Sometimes the online world reveals unsuspected parallel dimensions. This is an unknown restyle of Neural independently (and secretly as we never knew about it) made by NY-based Motion and Graphic Designer, Clarke Blackham. Very nicely made, perhaps only a bit glossier for the magazine’s line, it testifies once more how even your most familiar outcomes can have another life somewhere else.
The MIT Press, SBN-13: 978-0262036689, English, 328 pages, 2017, USA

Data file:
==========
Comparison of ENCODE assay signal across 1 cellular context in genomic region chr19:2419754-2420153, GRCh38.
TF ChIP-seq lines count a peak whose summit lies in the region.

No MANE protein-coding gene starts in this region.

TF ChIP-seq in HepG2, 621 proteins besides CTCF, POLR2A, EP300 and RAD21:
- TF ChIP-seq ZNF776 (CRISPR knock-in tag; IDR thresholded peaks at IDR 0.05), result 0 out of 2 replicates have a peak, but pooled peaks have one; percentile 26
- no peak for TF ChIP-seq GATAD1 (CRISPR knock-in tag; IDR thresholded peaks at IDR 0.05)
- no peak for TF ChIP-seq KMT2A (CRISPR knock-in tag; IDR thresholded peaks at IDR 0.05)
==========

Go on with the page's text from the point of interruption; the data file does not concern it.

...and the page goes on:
What Jennifer Rhee calls a “robotic imaginary” is put to the test when it comes to sex robots, a space where there is still a gap between technology and expectation. This book is mostly about projecting and envisioning what can happen in the near future, after illustrating the relatively raw present. The main question put forward is about imagining a life where robots are capable of having sex, which implies that we first define what “capable of having sex” means. This is typical of robots: they challenge our perception of what it means to be human, because any human aspect has to be clearly defined before being implemented. In this book there are multiple voices addressing what has already departed from a “heteronormative, anatomically-obsessive” approach from different perspectives (ethical, economical, religious, technical, etc.). The focus is on what Migotti and Wyatt define as “shared sexual agency”. There are a number of elaborate speculations, sometimes sounding like “techno-progressive” statements or wandering off into science fiction. But there is another large question that needs an answer in the near future: what would it mean to have sex with non-anthropomorphic entities?